You can find a version of this metaphor as a guided meditation on YouTube here.
This exercise is designed to depict how you are not your thoughts. Rather you can be aware of your thoughts, choosing where you want to focus your attention.
This is the difference between saying, “I’m stupid,” and “I’m having the thought that I’m stupid.” Listening to the way someone phrases these kinds of statements gives you insight into their level of cognitive flexibility at that moment.
Pick a particular intrusive thought. Now imagine that thought is written on your hand. If you had to place that thought at any distance from your face, how close is that thought right now? How close is that thought when you’re in a particularly challenging situation?
If your hand is covering your eyes, notice how difficult it would be to engage in daily life with this thought so close. Now, move your hand away and slightly to the side.
Now you can see the thought clearly, in addition to the rest of the world around you. The thought will not go away, but this distance allows you to move forward effectively.
You can watch Russ Harris perform a version of this exercise here.
Next time this particular thought comes up, perhaps you can even give it a name. Some people use a name inspired by a suitable television character. When the voice in your head begins to take over, greet it like an old friend, thanking it for trying to help. If it is not useful right now, leave it alone and focus your attention on what matters most.
Why it Works
This is designed to facilitate a process whereby a person can flexibly relate to their thoughts rather than being dominated by them. When the mind becomes a dictator, we lose control of our focus, being pulled into rigid ways of being.
Getting some distance from our thoughts allows for a more functional way of being, engaging with issues pragmatically as they arise, rather than trying to impose a false sense of order onto the world. Gaining distance from the dictator within allows for greater wisdom and peace of mind.
These processes are focused on developing a sense of presence and awareness.
Focus on the Present
This is the ACT process of present moment awareness. This means flexible attention to the present moment as opposed to being caught up in thoughts about the past or future.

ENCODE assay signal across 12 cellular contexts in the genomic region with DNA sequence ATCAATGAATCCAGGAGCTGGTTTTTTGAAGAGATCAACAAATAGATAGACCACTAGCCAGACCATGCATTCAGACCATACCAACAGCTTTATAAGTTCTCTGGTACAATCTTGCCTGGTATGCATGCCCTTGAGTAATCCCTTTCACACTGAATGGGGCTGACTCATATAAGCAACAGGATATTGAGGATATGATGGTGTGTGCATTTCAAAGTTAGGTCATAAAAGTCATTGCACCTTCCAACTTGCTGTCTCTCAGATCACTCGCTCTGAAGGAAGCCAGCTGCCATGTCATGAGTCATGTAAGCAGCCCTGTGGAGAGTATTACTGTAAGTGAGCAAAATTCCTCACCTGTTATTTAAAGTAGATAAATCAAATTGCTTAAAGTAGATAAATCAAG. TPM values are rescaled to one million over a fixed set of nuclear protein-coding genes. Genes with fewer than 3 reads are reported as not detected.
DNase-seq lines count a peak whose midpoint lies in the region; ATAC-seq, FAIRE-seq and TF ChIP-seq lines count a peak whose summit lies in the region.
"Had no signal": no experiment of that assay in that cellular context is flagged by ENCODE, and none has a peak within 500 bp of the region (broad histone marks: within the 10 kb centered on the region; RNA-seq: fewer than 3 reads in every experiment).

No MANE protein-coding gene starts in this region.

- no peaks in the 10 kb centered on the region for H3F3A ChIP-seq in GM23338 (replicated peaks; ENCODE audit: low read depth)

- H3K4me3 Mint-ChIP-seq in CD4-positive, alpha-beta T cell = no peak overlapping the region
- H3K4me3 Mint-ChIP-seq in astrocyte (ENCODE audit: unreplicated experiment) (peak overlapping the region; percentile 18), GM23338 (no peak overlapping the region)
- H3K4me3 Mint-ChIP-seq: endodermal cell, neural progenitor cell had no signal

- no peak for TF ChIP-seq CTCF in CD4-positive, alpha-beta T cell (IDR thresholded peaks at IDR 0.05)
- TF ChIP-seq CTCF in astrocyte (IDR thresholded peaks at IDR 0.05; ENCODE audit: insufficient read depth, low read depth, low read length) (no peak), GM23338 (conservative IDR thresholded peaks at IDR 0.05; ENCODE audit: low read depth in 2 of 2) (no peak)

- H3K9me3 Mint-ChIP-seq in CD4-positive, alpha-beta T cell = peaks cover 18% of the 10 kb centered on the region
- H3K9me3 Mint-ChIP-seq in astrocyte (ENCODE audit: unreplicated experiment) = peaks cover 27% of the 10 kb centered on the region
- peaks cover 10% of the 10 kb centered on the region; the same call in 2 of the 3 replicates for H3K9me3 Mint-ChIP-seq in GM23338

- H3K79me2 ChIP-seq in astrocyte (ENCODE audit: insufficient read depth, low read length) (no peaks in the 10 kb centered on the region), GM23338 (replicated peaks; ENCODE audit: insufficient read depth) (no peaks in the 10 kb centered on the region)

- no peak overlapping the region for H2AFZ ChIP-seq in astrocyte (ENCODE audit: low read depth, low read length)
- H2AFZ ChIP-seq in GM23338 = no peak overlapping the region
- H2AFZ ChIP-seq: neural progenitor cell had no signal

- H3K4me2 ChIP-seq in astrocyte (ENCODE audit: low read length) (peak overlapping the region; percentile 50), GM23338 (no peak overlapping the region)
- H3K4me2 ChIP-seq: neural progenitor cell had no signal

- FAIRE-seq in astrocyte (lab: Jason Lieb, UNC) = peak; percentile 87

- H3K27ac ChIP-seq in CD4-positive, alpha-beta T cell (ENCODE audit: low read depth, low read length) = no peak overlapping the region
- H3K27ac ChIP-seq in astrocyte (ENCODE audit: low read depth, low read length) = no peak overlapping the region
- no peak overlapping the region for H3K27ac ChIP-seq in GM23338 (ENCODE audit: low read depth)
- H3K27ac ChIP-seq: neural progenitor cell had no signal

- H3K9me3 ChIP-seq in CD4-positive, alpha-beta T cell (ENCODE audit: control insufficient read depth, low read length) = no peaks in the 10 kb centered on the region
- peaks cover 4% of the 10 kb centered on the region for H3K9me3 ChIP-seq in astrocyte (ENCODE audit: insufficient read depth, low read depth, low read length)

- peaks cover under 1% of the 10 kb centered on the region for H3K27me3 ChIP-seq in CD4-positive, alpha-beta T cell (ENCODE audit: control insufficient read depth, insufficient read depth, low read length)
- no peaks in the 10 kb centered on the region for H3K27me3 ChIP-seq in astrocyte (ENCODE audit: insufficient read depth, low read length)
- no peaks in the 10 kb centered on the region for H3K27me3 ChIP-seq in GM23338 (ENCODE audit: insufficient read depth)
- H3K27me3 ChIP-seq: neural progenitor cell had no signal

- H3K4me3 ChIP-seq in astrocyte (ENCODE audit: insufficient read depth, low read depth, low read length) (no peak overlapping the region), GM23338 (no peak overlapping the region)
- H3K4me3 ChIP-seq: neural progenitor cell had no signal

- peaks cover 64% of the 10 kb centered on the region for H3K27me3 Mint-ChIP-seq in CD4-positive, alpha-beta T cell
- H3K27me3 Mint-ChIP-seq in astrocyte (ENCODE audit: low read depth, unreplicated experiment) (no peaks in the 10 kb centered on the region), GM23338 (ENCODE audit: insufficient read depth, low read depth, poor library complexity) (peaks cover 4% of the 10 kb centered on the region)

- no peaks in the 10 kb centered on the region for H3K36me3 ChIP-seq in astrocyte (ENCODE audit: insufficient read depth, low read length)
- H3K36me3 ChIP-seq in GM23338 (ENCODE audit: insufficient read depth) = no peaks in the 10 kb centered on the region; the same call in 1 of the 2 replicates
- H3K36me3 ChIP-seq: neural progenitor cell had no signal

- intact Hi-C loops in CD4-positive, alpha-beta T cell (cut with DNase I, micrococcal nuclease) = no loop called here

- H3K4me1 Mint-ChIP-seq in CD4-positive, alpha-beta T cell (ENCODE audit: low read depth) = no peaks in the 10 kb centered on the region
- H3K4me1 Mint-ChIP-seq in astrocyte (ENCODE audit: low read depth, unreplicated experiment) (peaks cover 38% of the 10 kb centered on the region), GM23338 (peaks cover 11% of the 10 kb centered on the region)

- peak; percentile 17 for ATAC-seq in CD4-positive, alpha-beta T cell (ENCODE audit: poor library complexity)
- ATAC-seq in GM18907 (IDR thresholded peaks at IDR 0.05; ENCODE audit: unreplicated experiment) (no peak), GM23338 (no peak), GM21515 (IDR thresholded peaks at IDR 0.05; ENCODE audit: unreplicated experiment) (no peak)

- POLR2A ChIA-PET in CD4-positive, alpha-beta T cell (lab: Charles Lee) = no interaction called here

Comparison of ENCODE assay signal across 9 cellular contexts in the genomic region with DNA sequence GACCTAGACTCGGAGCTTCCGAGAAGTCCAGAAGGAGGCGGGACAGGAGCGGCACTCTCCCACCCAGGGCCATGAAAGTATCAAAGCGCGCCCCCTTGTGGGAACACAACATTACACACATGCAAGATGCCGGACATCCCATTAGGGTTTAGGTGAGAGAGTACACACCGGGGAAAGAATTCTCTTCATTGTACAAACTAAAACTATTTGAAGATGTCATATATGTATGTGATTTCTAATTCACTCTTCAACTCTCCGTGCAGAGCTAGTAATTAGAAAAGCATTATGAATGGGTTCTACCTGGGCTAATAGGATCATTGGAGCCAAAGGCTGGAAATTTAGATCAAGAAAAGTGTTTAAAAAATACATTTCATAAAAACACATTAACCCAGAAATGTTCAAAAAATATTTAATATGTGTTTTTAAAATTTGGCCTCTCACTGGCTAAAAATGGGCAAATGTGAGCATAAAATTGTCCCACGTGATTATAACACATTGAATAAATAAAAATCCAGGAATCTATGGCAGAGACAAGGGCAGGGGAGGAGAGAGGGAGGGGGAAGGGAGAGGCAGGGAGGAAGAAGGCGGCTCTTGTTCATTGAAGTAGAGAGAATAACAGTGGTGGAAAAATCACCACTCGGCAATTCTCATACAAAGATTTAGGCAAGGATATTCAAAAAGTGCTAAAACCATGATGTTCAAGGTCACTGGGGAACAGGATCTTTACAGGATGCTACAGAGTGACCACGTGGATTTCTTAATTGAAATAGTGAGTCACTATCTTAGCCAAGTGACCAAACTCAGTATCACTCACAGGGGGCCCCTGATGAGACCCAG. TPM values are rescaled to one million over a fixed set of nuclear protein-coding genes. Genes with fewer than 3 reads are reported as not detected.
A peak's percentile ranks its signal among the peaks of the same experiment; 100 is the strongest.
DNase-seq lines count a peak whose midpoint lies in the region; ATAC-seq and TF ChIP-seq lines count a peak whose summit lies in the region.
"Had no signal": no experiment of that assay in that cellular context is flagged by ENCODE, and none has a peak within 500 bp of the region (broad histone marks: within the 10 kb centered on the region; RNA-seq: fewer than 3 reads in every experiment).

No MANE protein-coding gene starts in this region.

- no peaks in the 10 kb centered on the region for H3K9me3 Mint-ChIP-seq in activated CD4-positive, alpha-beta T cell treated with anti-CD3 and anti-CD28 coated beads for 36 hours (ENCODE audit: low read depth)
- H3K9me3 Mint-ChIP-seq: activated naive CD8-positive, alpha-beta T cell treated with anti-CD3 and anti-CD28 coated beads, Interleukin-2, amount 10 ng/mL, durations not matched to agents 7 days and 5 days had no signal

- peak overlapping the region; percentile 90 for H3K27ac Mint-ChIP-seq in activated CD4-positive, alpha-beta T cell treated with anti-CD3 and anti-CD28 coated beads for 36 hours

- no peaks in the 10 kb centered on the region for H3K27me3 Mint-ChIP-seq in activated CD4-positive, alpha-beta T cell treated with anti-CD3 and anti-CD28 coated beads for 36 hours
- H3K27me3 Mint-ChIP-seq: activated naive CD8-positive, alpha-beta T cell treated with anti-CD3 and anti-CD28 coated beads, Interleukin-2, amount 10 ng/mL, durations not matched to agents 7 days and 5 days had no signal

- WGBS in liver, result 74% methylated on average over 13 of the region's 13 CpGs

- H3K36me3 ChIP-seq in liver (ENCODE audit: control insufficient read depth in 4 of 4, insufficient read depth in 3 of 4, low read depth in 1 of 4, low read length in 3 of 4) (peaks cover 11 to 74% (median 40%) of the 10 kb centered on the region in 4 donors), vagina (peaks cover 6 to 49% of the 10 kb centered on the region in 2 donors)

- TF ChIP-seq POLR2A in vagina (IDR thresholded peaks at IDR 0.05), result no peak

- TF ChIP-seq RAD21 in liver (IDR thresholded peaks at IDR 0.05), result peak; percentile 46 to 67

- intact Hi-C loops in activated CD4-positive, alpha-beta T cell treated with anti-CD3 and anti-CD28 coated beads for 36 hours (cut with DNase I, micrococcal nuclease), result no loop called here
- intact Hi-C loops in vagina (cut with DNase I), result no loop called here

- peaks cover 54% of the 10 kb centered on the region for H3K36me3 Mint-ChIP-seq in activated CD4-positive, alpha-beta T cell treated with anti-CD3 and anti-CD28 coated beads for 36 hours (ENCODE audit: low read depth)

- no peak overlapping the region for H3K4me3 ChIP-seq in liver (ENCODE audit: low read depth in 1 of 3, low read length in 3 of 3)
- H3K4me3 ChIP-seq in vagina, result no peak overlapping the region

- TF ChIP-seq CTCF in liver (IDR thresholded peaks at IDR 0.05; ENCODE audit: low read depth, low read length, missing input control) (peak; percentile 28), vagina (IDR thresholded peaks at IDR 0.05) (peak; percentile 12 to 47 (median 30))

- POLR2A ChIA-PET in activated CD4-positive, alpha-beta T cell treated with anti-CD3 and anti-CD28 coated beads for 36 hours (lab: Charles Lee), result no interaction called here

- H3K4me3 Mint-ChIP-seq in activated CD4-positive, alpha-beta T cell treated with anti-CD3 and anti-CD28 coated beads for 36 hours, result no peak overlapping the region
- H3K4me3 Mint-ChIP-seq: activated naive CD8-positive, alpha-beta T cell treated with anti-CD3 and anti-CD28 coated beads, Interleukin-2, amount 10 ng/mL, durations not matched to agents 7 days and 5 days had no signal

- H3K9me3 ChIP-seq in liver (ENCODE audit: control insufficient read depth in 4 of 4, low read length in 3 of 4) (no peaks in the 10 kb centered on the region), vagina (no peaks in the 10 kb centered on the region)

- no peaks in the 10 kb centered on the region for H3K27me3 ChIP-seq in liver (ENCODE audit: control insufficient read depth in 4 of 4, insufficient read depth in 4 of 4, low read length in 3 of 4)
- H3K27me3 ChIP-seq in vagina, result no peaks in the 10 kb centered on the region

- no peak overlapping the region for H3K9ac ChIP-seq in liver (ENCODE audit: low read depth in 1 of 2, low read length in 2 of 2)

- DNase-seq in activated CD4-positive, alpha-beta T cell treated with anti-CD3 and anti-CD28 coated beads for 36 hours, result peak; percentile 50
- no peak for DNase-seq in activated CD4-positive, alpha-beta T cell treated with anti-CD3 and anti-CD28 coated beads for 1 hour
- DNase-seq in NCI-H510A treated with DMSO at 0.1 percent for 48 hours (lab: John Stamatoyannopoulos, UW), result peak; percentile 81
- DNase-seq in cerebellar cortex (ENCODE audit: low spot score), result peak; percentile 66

Although it is useful to consider the past and the future, getting caught up in thoughts about the past or future takes away from one’s ability to effectively engage in the world, potentially even affecting one’s relationships.
This process is often compared to mindfulness or meditation practice, but it does not require any kind of belief or spiritual tradition. As Daniel J Siegel states:
“Mental presence is a state of being wide awake and receptive to what is happening, as it is happening in the moment, within us and between the world and us. Presence cultivates happiness.”
Although it sounds simple, this can be a challenge in practice. Throughout daily life, we may drift into worries of the future or ruminations on past situations. These thoughts generally start with, “what if..” or “I should have…” and derail our focus on what can be done here and now to most effectively move forward.
Here is an ACT metaphor on present moment awareness adapted from “the mind as a GPS” description by Philippe Vuille here:
Imagine your thoughts about the future are like a GPS voice, telling you what is coming up next. You then become too fixated on the GPS, fiddling with the controls, adding stops, checking your arrival time, and adjusting the volume.
Becoming so focused on the GPS, you lose focus of the road, missing an exit, nearly rear-ending a car, and perhaps even making a wrong turn into a lake. Although a GPS can be helpful, we need to listen to its feedback from the present moment, engaged in the task at hand, and mindful of our surroundings.
Here is a simple guided meditation that can help develop present moment awareness:
As you sit with your feet on the floor, notice the sensation of your body in the chair. Now bring your attention to your breath, noticing the rise and fall of your chest. Now notice the sensation of your feet on the floor.
Notice any tension in your legs, arms, hands, shoulders, and face, letting it go. Bring the attention back to the breath for a moment.
Now expand your awareness to any sounds around you. Perhaps you may not have been aware of small sounds like a fan, the hum of electricity, people talking, or nature. Simply notice the sounds.
Keep the attention on the sounds while also noticing the breath.
You can now continue in this way for however long without the guidance.
If a thought pops up, you can use the previously described leaves on a stream metaphor to refocus your attention.
Why it Works
Getting pulled into the past and the future comes from our yearning for a sense of orientation. We want to make sense of our place in time, often ruminating or worrying. This mindless disconnection pulls us away from being able to flexibly engage in the present.
When we are engaged in noticing the present, we can act more effectively. As Mary Schmich states:
“Don’t worry about the future. Or worry, but know that worrying is as effective as trying to solve an algebra equation by chewing bubble gum.”
Being here and now allows for a more flexible, fluid, and voluntary approach to life. Through this mindful awareness, we can better meet our need for orientation without getting caught up in our thoughts, missing the metaphorical off-ramp.
Focus on Connection, Not Comparison
This is the ACT process of the observer self vs. the conceptualized self. This means the difference between perspective-taking and being trapped in an egoic sense of self.
This comes from the core yearning for a sense of belonging. When we feel like our sense of belonging is threatened, we may try to compensate by fostering a sense of specialness. Rather than having a genuine connection, we focus on how we compare to others.
Perhaps this is an attempt to gain a sense of security by carving out our place on top of a hierarchy. Social media has been a popular median for this type of social comparison. I discuss this further in my article, Is Social Media Making Us Less Social?